Catholic School Fires Woman for Undergoing In Vitro Fertilization

A woman in Indiana was fired from her job as a Catholic school teacher for using in vitro fertilization. Her situation manages to implicate virtually all of the recent topics on this blog — discrimination based on reproductive choices, specifically pregnancy-related, the ministerial exception to federal anti-discrimination laws, and disability discrimination. Whoa boy.

Emily Herx was fired from her job at a Catholic school for undergoing in vitro fertilization, which the school appeared to think was very un-Catholic, as well as “grave and immoral.”  Continue reading

Birth Control Discrimination in the Details Part II: What’s Pregnancy Got to Do With it?

This is a three-part follow up on a piece I wrote for Slate magazine on whether discrimination against people taking prescription birth control is illegal under federal anti-discrimination law.

What does pregnancy have to do with birth control? Clearly, there is some overlap: women take birth control to avoid becoming pregnant, only women can become pregnant, and only women can take prescription birth control. The latter two facts may change at some point in the distant future, but at the moment, they hold true. Continue reading

Birth Control Discrimination in the Details Part I: A Little Foray Into Legislative Intent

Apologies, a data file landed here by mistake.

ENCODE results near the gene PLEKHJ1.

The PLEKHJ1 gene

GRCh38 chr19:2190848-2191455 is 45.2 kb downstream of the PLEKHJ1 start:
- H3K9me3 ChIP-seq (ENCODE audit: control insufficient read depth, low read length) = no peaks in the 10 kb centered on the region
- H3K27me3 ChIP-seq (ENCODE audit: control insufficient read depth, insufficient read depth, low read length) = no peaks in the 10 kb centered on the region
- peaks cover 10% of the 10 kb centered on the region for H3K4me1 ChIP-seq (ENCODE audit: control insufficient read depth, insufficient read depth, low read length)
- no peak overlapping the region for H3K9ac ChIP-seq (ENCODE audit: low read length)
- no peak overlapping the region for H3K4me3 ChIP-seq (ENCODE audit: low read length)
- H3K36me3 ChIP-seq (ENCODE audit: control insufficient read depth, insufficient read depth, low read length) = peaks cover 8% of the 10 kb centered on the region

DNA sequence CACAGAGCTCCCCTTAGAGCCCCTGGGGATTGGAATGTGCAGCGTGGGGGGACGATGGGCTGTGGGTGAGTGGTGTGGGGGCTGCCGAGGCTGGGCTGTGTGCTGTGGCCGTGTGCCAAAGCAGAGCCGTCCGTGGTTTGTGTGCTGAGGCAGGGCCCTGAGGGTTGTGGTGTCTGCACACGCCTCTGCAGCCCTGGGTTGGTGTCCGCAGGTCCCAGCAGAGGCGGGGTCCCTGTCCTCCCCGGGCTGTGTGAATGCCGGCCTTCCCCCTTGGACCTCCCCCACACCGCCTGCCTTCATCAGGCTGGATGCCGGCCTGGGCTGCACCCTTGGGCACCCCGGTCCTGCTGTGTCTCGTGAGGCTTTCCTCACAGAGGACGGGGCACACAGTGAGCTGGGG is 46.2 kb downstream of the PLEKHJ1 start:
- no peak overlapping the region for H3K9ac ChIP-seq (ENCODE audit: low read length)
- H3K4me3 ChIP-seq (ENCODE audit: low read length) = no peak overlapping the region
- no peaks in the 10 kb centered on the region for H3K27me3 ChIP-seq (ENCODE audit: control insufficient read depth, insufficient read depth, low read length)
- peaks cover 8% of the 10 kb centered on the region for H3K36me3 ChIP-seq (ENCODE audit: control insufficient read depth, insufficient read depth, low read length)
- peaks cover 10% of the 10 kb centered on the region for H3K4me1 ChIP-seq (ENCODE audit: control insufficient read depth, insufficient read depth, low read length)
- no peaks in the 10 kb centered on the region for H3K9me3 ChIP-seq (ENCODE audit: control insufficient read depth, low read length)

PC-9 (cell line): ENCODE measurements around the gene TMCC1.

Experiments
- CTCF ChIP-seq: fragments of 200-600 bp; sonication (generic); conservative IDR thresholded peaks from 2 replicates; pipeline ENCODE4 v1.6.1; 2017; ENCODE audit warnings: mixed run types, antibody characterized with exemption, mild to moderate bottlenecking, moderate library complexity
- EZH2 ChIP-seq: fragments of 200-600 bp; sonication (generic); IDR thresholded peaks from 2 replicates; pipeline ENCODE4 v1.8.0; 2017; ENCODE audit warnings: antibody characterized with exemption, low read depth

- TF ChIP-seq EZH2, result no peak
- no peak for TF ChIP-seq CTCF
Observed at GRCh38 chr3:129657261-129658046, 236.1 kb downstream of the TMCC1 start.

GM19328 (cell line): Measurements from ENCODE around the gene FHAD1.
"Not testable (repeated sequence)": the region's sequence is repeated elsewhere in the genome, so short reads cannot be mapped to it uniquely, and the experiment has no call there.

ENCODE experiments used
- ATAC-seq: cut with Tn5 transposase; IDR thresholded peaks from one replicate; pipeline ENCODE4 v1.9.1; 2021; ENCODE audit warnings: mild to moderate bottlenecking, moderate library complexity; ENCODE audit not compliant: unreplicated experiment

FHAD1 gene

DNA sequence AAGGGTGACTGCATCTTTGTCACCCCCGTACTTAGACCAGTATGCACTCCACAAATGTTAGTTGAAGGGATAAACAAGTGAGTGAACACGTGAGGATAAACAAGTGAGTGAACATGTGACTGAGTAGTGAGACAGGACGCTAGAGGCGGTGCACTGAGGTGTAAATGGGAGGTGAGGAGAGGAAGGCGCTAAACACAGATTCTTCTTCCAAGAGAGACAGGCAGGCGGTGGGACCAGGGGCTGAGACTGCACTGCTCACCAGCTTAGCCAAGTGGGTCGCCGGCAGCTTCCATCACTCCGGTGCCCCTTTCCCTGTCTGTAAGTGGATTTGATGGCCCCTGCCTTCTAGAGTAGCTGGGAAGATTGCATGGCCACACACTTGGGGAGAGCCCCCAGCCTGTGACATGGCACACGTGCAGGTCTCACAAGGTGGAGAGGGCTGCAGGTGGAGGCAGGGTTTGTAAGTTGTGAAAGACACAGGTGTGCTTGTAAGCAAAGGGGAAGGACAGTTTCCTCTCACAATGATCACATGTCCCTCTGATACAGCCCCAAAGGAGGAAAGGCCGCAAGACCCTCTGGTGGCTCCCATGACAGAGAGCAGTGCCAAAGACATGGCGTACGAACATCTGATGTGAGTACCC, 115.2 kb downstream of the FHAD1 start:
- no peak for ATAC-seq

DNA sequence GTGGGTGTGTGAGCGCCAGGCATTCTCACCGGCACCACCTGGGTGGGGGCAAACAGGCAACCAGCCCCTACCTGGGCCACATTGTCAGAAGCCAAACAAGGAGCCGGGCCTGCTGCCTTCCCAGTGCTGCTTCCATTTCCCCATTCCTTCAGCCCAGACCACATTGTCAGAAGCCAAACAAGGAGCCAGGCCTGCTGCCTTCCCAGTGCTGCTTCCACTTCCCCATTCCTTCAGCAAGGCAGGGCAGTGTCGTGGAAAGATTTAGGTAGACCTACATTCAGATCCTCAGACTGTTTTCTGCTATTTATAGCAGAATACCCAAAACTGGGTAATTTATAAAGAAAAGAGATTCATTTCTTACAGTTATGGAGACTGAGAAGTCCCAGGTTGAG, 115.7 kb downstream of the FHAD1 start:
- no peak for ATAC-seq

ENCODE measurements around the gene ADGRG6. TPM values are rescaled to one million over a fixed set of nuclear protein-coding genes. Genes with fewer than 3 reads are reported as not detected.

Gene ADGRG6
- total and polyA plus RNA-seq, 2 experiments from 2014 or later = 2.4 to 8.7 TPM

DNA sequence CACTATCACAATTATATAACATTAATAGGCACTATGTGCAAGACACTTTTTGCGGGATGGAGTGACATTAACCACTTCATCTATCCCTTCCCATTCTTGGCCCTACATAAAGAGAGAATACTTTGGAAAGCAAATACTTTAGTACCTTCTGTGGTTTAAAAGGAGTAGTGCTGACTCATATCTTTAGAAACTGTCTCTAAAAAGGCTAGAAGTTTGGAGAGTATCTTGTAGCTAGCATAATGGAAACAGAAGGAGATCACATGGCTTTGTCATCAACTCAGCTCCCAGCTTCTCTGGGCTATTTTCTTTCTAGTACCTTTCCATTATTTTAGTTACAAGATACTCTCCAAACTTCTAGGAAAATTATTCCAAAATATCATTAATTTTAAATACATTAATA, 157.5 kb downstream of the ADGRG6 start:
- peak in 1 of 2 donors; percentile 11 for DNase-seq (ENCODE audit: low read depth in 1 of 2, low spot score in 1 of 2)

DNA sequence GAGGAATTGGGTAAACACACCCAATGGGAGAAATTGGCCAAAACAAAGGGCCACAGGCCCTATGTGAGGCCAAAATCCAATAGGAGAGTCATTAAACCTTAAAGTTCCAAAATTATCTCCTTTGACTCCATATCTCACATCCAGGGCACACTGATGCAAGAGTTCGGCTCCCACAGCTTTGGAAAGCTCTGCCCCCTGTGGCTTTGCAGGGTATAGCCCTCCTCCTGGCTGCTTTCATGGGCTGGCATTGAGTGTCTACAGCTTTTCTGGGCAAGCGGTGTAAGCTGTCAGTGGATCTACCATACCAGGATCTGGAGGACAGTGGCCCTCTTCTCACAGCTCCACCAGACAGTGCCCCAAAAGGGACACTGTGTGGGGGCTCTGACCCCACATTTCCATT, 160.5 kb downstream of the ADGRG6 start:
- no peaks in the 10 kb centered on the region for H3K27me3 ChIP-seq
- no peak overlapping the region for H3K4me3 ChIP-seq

This is a three-part follow up on a piece I wrote for Slate magazine on whether discrimination against people taking prescription birth control is illegal under federal anti-discrimination law.

The Slate article I wrote a while back focused on a bill that had just passed the Arizona House (but which has since been scuttled). The bill focused mostly on allowing employers to refuse coverage of prescription birth control. However, my primary problem with the bill, as I stated in the piece, is that “If [a woman’s] employer is seriously opposed to birth control, and wants to discriminate against her for taking it—even though she’s paying for it herself—a provision in the Arizona bill would allow that.”

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